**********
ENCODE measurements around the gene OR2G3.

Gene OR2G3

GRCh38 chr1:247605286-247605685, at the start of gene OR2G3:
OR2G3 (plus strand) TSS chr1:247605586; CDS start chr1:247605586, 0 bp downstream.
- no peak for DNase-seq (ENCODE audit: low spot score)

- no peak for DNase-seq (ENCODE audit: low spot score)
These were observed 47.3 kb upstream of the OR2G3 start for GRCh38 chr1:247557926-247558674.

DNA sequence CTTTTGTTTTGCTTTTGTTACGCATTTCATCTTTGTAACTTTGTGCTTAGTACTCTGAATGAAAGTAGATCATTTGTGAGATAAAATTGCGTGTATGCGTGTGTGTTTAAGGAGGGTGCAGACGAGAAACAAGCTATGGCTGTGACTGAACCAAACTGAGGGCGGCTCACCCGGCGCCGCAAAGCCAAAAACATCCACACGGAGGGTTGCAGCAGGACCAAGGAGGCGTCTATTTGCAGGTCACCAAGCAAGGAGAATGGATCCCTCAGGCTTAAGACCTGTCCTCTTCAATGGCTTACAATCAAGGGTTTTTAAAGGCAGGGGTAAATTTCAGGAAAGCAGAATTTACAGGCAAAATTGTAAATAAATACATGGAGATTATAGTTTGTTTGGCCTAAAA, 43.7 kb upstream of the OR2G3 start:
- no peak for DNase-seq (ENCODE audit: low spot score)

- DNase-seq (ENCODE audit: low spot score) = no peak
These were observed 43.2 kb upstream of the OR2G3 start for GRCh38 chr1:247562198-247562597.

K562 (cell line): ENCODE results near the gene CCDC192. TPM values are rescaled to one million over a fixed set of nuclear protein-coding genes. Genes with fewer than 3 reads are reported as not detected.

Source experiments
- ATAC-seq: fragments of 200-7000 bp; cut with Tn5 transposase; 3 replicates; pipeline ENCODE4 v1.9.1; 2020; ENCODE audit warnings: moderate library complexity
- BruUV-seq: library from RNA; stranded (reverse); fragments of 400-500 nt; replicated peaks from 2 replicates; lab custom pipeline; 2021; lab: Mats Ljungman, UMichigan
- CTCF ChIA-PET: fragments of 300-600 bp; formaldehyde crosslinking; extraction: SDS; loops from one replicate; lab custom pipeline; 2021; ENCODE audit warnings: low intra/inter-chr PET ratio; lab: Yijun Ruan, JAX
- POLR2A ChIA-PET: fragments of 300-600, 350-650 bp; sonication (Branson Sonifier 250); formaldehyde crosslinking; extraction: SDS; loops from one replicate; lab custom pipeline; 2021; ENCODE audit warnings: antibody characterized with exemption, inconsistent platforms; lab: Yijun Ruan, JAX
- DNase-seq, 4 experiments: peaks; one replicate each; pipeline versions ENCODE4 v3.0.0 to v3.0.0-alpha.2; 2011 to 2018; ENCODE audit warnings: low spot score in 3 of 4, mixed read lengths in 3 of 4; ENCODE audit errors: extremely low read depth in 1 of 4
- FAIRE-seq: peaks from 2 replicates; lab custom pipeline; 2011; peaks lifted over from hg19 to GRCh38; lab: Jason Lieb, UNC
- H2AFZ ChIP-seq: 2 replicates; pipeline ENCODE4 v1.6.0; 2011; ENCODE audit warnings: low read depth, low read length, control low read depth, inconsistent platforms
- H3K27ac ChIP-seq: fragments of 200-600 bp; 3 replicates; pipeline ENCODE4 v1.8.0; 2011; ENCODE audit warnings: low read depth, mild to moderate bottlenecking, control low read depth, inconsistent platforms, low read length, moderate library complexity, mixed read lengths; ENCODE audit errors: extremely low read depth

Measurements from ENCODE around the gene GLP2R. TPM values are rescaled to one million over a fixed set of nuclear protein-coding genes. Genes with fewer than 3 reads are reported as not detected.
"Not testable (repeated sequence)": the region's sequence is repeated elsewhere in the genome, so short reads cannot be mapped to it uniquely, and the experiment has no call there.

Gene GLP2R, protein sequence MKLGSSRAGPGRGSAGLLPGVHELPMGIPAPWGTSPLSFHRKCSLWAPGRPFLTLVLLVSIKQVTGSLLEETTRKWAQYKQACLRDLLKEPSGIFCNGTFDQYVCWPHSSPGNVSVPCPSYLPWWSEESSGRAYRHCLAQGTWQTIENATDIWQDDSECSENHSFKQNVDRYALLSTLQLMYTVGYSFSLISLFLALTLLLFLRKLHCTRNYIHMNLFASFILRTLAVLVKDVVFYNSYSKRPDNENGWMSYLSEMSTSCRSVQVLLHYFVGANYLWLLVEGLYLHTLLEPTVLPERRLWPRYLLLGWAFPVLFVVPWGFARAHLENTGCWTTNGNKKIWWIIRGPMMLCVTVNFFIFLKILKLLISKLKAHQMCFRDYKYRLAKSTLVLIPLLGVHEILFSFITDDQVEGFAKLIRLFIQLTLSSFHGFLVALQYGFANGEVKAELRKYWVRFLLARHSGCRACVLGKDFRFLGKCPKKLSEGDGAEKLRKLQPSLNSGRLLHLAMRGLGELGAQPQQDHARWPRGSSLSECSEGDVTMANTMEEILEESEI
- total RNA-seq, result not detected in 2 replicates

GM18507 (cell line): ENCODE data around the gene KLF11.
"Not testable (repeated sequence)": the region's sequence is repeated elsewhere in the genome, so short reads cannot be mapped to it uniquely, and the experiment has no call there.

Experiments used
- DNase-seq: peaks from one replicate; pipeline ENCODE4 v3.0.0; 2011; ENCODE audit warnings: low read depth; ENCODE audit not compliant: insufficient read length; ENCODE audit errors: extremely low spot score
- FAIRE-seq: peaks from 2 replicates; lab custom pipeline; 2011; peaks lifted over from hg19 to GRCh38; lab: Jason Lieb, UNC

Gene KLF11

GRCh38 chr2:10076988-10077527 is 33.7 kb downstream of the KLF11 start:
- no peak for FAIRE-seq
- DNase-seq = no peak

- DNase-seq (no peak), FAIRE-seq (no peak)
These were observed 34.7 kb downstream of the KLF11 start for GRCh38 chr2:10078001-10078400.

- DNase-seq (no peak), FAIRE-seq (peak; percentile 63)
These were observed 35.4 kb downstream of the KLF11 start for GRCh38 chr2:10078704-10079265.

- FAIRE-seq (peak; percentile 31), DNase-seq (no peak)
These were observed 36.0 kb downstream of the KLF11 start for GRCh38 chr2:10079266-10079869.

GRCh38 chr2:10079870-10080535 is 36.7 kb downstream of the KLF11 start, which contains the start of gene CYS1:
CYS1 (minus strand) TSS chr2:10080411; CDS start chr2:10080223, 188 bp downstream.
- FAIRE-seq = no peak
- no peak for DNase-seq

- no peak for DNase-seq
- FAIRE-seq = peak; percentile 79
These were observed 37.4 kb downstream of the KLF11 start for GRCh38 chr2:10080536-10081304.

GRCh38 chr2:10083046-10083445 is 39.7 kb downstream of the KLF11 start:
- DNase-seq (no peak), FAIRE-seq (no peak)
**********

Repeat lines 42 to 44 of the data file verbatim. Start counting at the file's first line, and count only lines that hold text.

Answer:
CYS1 (minus strand) TSS chr2:10080411; CDS start chr2:10080223, 188 bp downstream.
- FAIRE-seq = no peak
- no peak for DNase-seq